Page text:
Proof for Non-applicability of Unjust Enrichment
The proof for non-applicability of the principle of unjust enrichment, when the (i) amount sought to be refunded is less than INR 2 lacs, shall be a self-declaration; and (ii) quantum of refund is more than INR 2 lacs, shall be a certificate from a chartered accountant certifying that the incidence of duty has not been passed on to another person.
Binding Value of Advance Rulings
The advance ruling sought shall be binding only on the applicant and the jurisdictional tax authority of the applicant and shall not hold any precedential value. It cannot bind a similarly circumstanced assessee, but the ruling can have persuasive value. The advance ruling shall remain valid when the conditions (law, facts, and circumstances) supporting the ruling do not change. Undoubtedly, the assessee may challenge the advance ruling before the jurisdictional High Courts by invoking its writ jurisdiction.
Mechanism to Tax inter-State Supply
The exporting state will transfer to the Central Government the credit of SGST used in payment of IGST. The importing dealer will claim the credit of IGST paid while discharging the output tax liability in the importing state. The Central Government will transfer to the importing state, the credit of IGST used in payment of SGST. The relevant information is also submitted to the Central Agency which will act as a clearing house mechanism, verify the claims and inform the respective governments to transfer the funds. The assessees are not to be concerned with such settlements made by the Central Agency.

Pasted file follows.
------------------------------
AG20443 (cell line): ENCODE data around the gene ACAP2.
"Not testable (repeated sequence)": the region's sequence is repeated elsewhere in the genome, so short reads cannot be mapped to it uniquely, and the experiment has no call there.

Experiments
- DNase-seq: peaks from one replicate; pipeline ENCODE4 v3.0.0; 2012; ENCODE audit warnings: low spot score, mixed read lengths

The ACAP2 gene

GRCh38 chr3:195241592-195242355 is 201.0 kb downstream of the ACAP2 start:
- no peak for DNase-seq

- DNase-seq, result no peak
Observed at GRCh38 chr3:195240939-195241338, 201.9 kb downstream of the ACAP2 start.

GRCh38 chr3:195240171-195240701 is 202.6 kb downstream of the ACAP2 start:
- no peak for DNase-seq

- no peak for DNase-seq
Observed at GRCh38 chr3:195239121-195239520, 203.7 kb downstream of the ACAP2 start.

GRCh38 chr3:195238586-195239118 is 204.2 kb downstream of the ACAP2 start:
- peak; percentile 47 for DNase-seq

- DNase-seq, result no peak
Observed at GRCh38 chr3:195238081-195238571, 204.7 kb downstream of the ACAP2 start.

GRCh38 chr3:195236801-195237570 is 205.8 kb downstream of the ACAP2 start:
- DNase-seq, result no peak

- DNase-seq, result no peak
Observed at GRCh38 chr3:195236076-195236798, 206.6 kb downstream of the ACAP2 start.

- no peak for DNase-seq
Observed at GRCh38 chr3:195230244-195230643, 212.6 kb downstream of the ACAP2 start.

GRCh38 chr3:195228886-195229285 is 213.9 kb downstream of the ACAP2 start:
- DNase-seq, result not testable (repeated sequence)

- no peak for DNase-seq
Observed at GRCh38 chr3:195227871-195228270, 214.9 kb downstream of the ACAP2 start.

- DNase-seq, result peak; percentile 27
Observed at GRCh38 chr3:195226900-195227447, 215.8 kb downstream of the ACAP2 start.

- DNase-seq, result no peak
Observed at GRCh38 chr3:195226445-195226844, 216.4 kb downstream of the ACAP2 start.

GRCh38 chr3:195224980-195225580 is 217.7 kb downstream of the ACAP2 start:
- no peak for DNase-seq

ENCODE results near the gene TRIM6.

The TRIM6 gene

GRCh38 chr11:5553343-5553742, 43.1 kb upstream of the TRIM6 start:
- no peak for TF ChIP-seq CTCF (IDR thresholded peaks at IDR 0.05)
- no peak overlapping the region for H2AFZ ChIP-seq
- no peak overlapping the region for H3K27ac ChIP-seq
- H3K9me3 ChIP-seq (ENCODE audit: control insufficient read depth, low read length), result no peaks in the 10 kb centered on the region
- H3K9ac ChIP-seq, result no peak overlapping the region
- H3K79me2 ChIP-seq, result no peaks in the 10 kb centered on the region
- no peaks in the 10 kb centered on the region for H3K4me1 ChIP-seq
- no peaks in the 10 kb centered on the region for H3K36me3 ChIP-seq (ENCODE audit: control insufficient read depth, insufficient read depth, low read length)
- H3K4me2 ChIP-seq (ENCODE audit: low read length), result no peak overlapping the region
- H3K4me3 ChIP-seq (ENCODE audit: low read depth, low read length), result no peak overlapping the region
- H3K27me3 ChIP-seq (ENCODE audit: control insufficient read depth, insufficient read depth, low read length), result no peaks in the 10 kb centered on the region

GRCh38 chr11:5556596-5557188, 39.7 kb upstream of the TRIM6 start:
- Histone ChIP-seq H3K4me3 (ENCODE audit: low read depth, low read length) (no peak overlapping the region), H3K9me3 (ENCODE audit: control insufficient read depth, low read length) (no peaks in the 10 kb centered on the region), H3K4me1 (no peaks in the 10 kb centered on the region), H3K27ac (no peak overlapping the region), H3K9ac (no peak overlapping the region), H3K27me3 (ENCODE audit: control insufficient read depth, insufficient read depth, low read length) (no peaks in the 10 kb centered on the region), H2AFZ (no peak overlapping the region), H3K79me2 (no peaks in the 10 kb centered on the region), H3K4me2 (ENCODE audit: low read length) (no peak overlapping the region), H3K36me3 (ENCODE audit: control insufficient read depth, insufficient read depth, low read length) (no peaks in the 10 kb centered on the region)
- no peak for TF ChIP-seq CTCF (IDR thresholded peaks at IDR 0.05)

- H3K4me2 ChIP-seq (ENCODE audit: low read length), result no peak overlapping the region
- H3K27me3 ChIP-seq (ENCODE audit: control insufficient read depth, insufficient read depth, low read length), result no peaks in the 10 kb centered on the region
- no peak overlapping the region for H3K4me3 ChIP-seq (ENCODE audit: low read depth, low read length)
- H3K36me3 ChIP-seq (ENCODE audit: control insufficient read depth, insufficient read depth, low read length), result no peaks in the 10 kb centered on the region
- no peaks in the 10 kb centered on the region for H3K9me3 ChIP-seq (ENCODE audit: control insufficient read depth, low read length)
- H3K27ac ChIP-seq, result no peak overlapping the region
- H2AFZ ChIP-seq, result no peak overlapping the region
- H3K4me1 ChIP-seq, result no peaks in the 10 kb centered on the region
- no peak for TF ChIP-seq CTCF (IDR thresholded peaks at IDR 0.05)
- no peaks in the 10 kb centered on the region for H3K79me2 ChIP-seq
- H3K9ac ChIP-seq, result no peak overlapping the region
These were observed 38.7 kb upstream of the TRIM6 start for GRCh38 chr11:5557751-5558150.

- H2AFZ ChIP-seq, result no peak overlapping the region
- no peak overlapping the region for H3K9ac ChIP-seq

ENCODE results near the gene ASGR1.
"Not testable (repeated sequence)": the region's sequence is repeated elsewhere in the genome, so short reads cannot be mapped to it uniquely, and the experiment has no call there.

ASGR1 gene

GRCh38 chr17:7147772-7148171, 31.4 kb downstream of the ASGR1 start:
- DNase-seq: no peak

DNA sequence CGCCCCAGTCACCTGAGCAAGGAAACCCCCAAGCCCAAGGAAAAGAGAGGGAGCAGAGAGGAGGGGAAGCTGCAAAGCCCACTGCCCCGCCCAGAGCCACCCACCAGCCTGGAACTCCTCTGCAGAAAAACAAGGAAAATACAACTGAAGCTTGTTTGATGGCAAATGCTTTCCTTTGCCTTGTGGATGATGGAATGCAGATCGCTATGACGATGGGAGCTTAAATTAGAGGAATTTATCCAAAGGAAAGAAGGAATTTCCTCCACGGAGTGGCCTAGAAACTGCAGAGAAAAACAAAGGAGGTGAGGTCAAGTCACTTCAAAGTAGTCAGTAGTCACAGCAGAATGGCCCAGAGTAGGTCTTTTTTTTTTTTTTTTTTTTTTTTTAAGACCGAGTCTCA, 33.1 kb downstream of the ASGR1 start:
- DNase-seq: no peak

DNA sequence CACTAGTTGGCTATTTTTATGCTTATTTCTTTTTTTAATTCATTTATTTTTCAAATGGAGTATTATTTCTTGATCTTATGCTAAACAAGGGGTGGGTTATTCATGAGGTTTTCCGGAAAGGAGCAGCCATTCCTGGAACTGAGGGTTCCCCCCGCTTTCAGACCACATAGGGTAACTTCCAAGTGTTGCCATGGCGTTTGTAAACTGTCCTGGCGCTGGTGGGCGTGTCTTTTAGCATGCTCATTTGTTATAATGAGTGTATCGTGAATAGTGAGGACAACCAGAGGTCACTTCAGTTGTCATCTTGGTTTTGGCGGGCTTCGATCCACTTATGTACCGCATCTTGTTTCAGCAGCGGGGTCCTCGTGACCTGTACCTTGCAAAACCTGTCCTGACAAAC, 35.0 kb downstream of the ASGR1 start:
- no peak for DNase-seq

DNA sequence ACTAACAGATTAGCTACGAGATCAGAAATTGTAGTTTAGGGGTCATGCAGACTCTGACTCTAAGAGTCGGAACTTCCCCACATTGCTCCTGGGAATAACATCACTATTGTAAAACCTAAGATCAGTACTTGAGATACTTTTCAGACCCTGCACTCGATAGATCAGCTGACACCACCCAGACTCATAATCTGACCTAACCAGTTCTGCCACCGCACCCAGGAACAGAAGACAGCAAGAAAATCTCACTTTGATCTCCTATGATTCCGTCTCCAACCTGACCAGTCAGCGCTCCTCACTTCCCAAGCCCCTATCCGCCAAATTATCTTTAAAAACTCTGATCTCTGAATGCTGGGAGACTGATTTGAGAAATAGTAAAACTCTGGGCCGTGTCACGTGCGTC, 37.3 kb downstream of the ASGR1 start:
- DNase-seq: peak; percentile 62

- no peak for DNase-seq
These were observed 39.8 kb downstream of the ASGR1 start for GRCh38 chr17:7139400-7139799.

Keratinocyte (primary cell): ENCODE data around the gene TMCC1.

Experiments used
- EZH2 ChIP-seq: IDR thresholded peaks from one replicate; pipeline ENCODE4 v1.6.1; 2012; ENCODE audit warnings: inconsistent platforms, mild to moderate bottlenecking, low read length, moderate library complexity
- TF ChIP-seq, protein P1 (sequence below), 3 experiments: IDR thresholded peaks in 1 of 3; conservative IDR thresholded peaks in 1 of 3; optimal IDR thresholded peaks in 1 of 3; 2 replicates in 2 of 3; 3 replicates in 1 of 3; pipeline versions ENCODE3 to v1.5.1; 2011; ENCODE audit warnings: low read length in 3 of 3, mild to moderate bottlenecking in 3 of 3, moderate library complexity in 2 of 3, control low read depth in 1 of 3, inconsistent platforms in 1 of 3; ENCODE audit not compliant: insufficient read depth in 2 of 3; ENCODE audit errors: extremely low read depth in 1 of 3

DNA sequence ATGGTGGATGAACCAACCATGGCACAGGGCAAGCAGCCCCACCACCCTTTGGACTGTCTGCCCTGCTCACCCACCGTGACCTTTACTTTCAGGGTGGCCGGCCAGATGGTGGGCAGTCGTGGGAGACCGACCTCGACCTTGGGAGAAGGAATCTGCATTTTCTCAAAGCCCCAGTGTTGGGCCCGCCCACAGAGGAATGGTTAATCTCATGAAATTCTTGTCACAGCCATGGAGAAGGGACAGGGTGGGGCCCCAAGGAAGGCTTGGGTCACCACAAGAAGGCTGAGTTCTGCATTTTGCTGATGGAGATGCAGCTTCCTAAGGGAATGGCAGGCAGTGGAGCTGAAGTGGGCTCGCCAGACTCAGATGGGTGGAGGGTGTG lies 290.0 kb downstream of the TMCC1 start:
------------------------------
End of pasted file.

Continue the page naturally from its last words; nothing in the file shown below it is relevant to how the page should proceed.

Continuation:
Transitional Provisions Relating to input Credit
The assessee would be entitled to avail credit in respect of only those items on which credit is admissible under the current regime as well as under the GST regime and will not be entitled to avail credit which was restricted in either of the regimes.
Transitional Provisions Relating to Pending Proceedings
If any recovery to be instituted under the current regime has not been instituted till the date on which GST is made effective (Appointed Date) then recovery shall be made under the GST regime. However, in proceedings which are instituted under the current law after the Appointed Date where refund is payable to the assessee, the refund shall be paid in cash and not as credit, as per the current law. In case of pending refund claims on the date of transition, the claims shall be disposed of, as per the existing law.
In case of return of goods by the buyer within (i) 6 (six) months of the Appointed Date, or (ii) after an additional 2 (two) months (as per the Commissioner’s discretion), such return shall not be treated as a supply. However, if the goods are not returned within the time specified, then GST would be payable on such a transaction.
The second edition of the FAQs has clarified the crucial aspects of the GST law and is a welcome step towards educating the assessees as to the requirements spelt out under the legislation. However, it should be noted that these FAQs are only clarificatory and not of binding value. Nevertheless, it provides valuable insight on substantive and procedural provisions such as exclusion of electricity, securities and actionable claims (with some exceptions) from the purview of GST.
Separately, CBEC has also released the draft rules after the GST Council Meeting on 31 March 2017. Industry comments are invited by 10 April 2017 with regard to the said draft rules